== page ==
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Good Beehavior

Elizabeth Slocum’s “Hive Minded” (fall 2017) reminded me of a wonderful lab I had in the 1960s in Professor Kenneth Rawson’s Biology of Animal Communities class—one of my first experiences with a science class where the labs weren’t meant to test how well you could reach a “correct” answer.

We had an elegantly designed study to verify the theory of Karl von Frisch that bees communicated the direction and distance of food with the famous “waggle dance.” (Some scientists countered that bees were directed toward food based solely on scent.) We used the hive behind Martin Biological Laboratory, tagged individual bees by gluing tiny numbers from an electronics parts catalog on their backs, set up scented and unscented sugar water around campus, and observed the bees exiting the hive, feeding, and returning.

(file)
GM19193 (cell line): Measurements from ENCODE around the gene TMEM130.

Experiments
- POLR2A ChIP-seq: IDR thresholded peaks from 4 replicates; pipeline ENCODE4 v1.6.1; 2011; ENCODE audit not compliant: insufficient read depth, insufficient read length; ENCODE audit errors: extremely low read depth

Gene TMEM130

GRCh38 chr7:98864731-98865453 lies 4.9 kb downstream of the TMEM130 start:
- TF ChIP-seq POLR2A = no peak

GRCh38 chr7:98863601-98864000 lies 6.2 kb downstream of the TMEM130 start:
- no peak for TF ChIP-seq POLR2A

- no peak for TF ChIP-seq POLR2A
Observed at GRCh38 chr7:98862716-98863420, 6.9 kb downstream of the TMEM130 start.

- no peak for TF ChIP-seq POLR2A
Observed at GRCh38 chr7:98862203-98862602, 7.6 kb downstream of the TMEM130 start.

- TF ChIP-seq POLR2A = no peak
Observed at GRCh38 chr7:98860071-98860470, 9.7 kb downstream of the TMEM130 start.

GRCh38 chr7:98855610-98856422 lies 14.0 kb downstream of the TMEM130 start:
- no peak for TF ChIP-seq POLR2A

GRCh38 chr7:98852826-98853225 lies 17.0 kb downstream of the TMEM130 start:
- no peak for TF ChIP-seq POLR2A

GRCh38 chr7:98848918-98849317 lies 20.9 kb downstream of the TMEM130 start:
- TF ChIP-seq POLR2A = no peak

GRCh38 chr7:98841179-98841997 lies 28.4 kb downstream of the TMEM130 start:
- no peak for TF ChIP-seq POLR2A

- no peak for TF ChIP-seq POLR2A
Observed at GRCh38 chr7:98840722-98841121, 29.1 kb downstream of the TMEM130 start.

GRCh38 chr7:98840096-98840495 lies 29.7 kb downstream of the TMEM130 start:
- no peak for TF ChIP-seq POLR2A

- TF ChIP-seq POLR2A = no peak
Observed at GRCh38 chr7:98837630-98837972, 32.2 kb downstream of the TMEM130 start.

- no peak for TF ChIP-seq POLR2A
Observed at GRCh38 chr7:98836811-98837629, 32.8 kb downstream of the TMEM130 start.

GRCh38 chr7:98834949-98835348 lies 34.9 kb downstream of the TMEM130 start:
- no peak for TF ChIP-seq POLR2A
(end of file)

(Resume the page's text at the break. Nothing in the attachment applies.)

The results were—alas—equivocal. My first (but hardly last) taste of the realities and frustrations of actual research! Of course, decades later, the “waggle dance” is now accepted as how honeybees communicate.
—BOB CUSHMAN ’71, Oak Ridge, Tenn.